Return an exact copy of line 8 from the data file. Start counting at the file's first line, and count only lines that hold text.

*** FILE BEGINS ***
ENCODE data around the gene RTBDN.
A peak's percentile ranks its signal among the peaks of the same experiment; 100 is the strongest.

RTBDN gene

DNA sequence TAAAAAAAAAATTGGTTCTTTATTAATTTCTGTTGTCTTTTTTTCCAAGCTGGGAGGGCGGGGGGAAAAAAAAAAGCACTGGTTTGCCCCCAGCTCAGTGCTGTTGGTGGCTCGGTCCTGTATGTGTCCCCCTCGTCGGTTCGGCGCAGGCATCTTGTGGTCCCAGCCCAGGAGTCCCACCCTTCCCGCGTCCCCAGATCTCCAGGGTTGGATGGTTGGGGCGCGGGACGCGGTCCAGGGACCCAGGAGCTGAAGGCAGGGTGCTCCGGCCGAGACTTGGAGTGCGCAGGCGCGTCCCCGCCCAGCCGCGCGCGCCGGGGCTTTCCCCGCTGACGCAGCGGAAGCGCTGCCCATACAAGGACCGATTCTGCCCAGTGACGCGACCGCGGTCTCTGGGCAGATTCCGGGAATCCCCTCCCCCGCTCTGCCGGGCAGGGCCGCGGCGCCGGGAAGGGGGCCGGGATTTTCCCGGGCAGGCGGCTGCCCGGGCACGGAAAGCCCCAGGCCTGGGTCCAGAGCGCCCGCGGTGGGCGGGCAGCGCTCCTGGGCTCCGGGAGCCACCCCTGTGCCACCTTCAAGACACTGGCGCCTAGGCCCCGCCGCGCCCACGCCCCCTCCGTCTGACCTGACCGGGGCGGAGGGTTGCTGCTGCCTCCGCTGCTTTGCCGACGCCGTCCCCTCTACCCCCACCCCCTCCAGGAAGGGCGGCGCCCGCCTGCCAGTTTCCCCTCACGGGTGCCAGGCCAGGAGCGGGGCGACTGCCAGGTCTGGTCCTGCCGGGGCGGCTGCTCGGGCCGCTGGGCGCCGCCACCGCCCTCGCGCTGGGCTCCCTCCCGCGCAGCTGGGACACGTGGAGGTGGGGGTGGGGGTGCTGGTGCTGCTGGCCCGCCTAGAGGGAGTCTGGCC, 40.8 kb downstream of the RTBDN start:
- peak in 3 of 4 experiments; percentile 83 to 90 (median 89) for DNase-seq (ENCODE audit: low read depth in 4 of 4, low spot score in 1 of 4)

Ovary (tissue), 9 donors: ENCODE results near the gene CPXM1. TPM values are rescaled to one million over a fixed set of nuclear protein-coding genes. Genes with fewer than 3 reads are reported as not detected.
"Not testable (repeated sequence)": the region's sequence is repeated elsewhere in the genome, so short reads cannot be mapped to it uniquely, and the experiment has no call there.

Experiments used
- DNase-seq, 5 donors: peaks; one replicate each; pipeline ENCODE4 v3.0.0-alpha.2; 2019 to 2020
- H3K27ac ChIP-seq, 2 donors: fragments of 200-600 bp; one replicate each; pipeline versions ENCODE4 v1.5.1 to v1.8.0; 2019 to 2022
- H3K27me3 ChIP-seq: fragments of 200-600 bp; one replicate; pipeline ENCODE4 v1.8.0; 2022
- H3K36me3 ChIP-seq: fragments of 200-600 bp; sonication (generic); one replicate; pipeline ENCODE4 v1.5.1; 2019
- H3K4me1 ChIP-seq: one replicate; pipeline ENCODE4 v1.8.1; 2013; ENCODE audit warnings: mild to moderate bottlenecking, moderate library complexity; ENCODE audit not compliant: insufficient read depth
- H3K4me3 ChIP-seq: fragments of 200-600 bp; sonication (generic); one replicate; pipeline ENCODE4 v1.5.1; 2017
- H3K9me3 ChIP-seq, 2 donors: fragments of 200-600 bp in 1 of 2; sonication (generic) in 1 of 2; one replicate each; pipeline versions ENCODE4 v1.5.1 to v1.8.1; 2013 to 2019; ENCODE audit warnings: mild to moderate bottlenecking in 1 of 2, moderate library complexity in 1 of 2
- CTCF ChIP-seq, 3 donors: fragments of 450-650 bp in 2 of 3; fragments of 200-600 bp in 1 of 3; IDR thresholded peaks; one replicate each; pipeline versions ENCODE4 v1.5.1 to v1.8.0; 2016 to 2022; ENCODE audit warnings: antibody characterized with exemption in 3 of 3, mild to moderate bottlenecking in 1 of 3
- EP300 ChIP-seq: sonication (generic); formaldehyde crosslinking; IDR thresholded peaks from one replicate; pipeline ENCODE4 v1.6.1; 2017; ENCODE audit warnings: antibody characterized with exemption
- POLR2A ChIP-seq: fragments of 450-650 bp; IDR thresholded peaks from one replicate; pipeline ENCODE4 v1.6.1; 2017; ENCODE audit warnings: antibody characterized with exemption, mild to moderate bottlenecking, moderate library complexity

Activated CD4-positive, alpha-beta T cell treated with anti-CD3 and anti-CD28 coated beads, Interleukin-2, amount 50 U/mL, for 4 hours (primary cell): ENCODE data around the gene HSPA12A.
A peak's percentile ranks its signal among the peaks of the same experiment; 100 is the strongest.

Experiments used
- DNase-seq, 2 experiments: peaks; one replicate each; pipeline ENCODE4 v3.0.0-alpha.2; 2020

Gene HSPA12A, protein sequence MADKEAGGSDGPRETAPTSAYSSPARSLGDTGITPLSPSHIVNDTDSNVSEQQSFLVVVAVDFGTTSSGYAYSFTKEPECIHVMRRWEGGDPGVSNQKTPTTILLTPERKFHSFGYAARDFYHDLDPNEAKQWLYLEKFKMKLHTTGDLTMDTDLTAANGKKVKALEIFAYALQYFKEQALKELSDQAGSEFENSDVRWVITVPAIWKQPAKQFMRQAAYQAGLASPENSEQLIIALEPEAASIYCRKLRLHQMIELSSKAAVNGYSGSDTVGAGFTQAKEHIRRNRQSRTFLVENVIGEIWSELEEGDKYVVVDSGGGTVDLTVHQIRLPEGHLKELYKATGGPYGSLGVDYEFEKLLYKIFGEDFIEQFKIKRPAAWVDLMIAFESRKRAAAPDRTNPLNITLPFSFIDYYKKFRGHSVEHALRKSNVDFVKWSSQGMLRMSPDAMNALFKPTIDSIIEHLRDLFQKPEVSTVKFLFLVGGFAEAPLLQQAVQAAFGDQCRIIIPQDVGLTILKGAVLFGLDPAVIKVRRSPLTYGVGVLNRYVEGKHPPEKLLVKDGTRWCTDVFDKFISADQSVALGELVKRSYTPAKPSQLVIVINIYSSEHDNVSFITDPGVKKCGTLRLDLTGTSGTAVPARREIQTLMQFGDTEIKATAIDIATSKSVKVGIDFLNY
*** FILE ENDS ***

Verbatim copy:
Experiments used